ABSTRACT: Supplemental oxygen (O2) is used as adjunct therapy in anesthesia, emergency, and intensive care medicine. We hypothesized that excessive O2 levels (hyperoxia) can directly injure human adult cardiac myocytes (HACMs). HACMs obtained from the explanted hearts of transplantation patients were exposed to constant hyperoxia (95% O2), intermittent hyperoxia (alternating 10 min exposures to 5% and 95% O2), constant normoxia (21% O2), or constant mild hypoxia (5% O2) using a bioreactor. Changes in cell morphology, viability as assessed by lactate dehydrogenase (LDH) release and trypan blue (TB) staining, and secretion of vascular endothelial growth factor (VEGF), macrophage migration inhibitory factor (MIF), and various pro-inflammatory cytokines (interleukin, IL; chemokine C-X-C motif ligand, CXC; granulocyte-colony stimulating factor, G-CSF; intercellular adhesion molecule, ICAM; chemokine C-C motif ligand, CCL) were compared among treatment groups at baseline (0 h) and after 8, 24, and 72 h of treatment. Changes in HACM protein expression were determined by quantitative proteomic analysis after 48 h of exposure. Compared with constant normoxia and mild hypoxia, constant hyperoxia resulted in a higher TB-positive cell count, greater release of LDH, and elevated secretion of VEGF, MIF, IL-1β, IL-6, IL-8, CXCL-1, CXCL-10, G-CSF, ICAM-1, CCL-3, and CCL-5. Cellular inflammation and cytotoxicity gradually increased and was highest after 72 h of constant and intermittent hyperoxia. Quantitative proteomic analysis revealed that hypoxic and hyperoxic O2 exposure differently altered the expression levels of proteins involved in cell-cycle regulation, energy metabolism, and cell signaling. In conclusion, constant and intermittent hyperoxia induced inflammation and cytotoxicity in HACMs. Cell injury occurred earliest and was greatest after constant hyperoxia, but even relatively brief repeating hyperoxic episodes induced a substantial inflammatory response.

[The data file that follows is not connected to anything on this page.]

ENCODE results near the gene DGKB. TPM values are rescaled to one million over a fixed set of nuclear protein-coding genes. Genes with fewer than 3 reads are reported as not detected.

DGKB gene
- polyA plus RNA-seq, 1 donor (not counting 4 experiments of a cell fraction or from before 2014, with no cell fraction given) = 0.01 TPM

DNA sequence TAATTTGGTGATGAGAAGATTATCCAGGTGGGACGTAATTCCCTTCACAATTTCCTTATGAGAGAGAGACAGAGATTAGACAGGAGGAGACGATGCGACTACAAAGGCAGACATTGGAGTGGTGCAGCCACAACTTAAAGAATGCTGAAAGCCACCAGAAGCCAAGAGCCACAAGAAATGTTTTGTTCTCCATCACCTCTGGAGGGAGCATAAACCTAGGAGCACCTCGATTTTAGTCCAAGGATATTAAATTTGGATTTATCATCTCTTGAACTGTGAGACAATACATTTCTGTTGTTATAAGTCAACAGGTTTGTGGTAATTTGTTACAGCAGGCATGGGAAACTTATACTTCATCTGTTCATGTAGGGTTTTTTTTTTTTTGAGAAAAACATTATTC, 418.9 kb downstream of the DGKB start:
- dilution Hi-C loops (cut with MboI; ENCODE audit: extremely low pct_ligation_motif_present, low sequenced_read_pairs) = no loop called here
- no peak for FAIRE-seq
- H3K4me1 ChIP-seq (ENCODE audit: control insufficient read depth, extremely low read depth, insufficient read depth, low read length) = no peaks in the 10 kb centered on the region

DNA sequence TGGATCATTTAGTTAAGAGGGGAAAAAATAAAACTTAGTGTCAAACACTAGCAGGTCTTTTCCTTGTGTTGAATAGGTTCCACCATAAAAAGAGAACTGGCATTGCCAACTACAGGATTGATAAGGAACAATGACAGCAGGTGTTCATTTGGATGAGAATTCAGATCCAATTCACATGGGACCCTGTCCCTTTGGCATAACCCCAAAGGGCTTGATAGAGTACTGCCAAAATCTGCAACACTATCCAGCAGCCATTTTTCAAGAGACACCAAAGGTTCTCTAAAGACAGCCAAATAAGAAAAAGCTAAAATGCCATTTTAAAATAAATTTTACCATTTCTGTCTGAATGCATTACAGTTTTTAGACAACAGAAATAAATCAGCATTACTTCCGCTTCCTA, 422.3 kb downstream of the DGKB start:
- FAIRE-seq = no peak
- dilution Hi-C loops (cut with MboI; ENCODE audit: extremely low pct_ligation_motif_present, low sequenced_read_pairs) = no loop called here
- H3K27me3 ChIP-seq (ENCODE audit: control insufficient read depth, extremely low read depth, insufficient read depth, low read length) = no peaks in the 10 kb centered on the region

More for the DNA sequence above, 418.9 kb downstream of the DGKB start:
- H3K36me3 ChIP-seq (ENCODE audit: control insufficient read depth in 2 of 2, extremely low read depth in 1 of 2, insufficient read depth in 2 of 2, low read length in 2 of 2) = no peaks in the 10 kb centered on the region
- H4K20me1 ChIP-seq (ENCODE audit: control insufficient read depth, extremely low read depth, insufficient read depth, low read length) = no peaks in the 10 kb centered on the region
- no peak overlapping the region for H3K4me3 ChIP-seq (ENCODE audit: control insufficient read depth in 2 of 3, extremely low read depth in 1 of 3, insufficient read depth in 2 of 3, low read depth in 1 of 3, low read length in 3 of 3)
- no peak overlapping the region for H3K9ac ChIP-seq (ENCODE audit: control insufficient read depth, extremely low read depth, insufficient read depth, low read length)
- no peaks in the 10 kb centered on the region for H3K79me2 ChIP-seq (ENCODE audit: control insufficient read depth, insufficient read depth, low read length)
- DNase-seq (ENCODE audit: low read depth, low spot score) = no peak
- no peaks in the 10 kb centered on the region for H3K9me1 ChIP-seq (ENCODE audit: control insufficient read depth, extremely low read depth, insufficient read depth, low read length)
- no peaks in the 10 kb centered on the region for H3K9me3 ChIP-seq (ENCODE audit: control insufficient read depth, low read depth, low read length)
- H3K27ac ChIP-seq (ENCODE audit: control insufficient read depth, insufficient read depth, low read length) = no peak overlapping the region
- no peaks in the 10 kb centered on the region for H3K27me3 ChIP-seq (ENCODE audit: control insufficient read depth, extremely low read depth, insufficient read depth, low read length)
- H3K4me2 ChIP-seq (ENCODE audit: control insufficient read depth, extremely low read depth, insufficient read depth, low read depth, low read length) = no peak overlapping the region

*Department of Anaesthesia, General Intensive Care and Pain Management, Medical University of Vienna, Vienna, Austria
†Department of Anaesthesiology, Union Hospital, Tongji Medical College, Huazhong University of Science and Technology, Wuhan, China
‡Institute of Medical Biostatistics, Epidemiology and Informatics, University Medical Center Mainz, Mainz, Germany
§Clinical Institute of Laboratory Medicine, Medical University of Vienna, Vienna, Austria
||Core Facilities, Medical University of Vienna, Vienna, Austria
¶Department of Internal Medicine II, Medical University of Vienna, Vienna, Austria
#Ludwig Boltzmann Cluster for Cardiovascular Research, Vienna, Austria
Address reprint requests to Klaus Ulrich Klein, MD, Department of Anaesthesia, General Intensive Care and Pain Management, Medical University of Vienna, Währinger Gürtel 18-20, 1090 Vienna, Austria. E-mail: email@example.com
Received 12 May, 2016
Revised 1 June, 2016
Accepted 19 August, 2016
IRB: Ethical approval for this study was provided by the Medical University of Vienna Ethics Committee, Vienna, Austria on August 23, 2008 (approval number: 171/2008).
This work was supported by a Medical Scientific Fund of the Mayor of the City of Vienna, Austria.
This study was presented as a poster at the 3rd Vascular Biology Meeting, January 23, 2015; Medical University of Vienna, Austria.
The authors report no conflicts of interest.
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